Getting a Divorce When You Can’t Find Your Spouse

NJ Divorce Attorneys will guide you if you want to divorce but can’t locate your spouse

There are a myriad of reasons a married couple may choose to separate or one spouse may file for divorce, but things become more complex when one spouse has gone missing.

Getting a Divorce When You Can’t Find Your Spouse in NJIn an uncontested divorce, both parties are in agreement about the divorce. In this scenario, the exes more or less work together to determine the proper terms of a divorce, such as the separation of assets, appropriate alimony agreement, and child custody arrangement when children are involved. In a contested divorce, the filing spouse’s terms for divorce either do not match the wishes of the other spouse, or the spouse does not want to divorce at all. These types of divorce can be a bit testier, as one can imagine, and the support of a skilled and experienced family law attorney is essential to facilitate this potentially turbulent process.

There is a case in which one spouse would like to file for divorce, but they cannot find their ex to serve them the paperwork. This situation constitutes a type of uncontested divorce that requires a specific procedure to move through the entirety of the divorce in the absence of the other.

What is the difference between a no-fault and an at-fault divorce in Lakewood?

There are two main categories of divorce in New Jersey, and either of them can be filed in the presence or absence of one of the spouses.

No-fault divorce is legal separation due to no fault of either of the spouses — it is divorce because of “irreconcilable differences.” In this case, neither of the spouses needs to prove that the other did something specifically wrong that would cause the divorce. It is a relatively cleaner way to end legal matrimony without there needing to be a public record of the horrible things one or the other spouse did. A spouse may move forward with a no-fault divorce given that the couple meets specific requirements, such as the fact that irreconcilable differences have been ongoing for at least half of a year, leading to the disintegration of the marriage that cannot be reconciled; and that the couple has both lived in New Jersey for the full year before the divorce filing.

A spouse can also file a no-fault divorce on the grounds of separation, in which the couple has lived separately for at least 18 months, and there is no possibility of reconciliation.

A fault divorce in New Jersey is filed on the grounds that one spouse committed an act that went against the sanctity of the matrimony and led to divorce; such a divorce claim would very likely affect the division of assets, financial spousal support, and custody determination. Reasons for fault in a divorce include adultery, long-term (12 months) abandonment, domestic abuse, or drug addiction.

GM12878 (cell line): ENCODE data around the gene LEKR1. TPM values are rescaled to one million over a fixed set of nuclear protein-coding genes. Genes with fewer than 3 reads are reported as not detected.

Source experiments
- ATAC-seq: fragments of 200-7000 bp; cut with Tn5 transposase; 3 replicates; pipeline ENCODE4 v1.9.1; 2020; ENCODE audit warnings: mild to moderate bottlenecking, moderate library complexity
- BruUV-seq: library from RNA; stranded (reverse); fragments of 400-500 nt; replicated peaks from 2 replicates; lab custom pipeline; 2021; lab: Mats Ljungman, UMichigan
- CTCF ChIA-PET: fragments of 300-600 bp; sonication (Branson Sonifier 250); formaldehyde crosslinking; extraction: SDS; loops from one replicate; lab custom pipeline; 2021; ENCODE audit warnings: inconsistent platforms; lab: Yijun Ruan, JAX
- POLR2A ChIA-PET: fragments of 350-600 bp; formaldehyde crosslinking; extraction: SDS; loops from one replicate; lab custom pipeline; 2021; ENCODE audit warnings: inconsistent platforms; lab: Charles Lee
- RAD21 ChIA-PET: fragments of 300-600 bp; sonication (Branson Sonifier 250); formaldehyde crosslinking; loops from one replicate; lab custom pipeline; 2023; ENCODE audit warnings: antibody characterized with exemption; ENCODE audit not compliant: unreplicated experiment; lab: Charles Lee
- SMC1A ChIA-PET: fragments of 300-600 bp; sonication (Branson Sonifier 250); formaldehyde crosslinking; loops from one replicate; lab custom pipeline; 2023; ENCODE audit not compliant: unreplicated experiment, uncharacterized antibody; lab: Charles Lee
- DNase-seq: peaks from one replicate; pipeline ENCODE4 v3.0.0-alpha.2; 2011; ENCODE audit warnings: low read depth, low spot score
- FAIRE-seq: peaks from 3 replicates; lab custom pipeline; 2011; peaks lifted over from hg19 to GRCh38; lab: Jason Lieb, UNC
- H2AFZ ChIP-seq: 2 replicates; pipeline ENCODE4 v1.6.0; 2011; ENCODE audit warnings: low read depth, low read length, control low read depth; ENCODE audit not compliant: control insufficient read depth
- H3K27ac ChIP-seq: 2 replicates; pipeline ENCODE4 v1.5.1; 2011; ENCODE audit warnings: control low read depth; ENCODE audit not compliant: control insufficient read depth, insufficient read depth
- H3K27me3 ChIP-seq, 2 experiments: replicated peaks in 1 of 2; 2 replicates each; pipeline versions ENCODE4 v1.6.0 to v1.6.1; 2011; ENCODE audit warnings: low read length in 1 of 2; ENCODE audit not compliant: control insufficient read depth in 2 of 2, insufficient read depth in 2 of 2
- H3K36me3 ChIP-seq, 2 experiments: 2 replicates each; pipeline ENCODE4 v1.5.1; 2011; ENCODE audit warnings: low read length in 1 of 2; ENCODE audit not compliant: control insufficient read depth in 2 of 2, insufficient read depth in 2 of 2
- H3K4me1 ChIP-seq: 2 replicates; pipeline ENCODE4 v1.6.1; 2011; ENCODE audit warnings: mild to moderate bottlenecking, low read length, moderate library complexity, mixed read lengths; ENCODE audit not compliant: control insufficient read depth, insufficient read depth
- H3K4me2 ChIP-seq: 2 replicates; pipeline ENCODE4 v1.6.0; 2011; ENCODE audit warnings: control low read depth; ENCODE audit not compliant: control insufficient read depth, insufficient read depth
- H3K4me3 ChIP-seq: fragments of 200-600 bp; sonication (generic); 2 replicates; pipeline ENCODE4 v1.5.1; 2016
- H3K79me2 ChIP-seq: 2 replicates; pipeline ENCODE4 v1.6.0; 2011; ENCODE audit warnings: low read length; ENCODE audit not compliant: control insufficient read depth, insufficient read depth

What is a divorce by default, Lavallette NJ?

In either of the no-fault cases and the fault cases, if the filing spouse cannot locate the partner to serve divorce papers, they can file a divorce by default, specifically by providing Notice of Order by Publication.

If you can prove that you have attempted to serve your spouse with the divorce papers at their last-known address and have been diligent in attempting to locate them, but they are not to be found, you can file for divorce by default. Divorce by default signifies that your ex did not respond to your Complaint for Divorce within the legally allotted period of time.

Specifically, in the case that you cannot locate your ex, this divorce by default takes the form of divorce by Notice of Order by Publication.

Filing for Divorce by Notice of Order by Publication in Toms River

Filing for Divorce by Notice of Order by PublicationWhen a spouse can’t be located, the filing spouse can move forward with the divorce proceedings by applying for Divorce by Notice of Order by Publication. This is a legal advertisement in the local newspaper nearest to the last-known whereabouts of the delinquent spouse. The legal advertisement must be published in the local newspaper for at least three weeks, giving the spouse an opportunity to respond to the notice of intent to divorce. This is considered a final notice to the spouse; after three weeks, the legal process of divorce can move forward with an affidavit of marshal service confirming publication of the notice being submitted to the Superior Court: Family Part. At this point, the judge will take into consideration only what is provided by the filing spouse to make determinations regarding the separation of assets, alimony requirements, custody arrangements, and child support payments.

Want to divorce, but your spouse’s location is unsure? Contact our talented attorneys for a free confidential consultation at our Brick office.

If you are seeking to divorce and cannot find your spouse in New Jersey, it is important that you are supported by a family law attorney. If you want to file for divorce by default, we can help.

At Bronzino Law Firm, we have the knowledge and experience you need when divorcing, especially under unusual circumstances, including when your spouse is missing. If you reside in Waretown, Rumson, Belmar, Beach Haven, Point Pleasant, Manchester, and nearby places in Monmouth and Ocean Counties, get the assistance you need by contacting us to discuss your particular divorce case and options.

Call today for legal advice at (732) 812-3102 and schedule a free consultation to go over your options and guide you during the entire process. It will be our pleasure to work in your case and get the best scenario for your situation.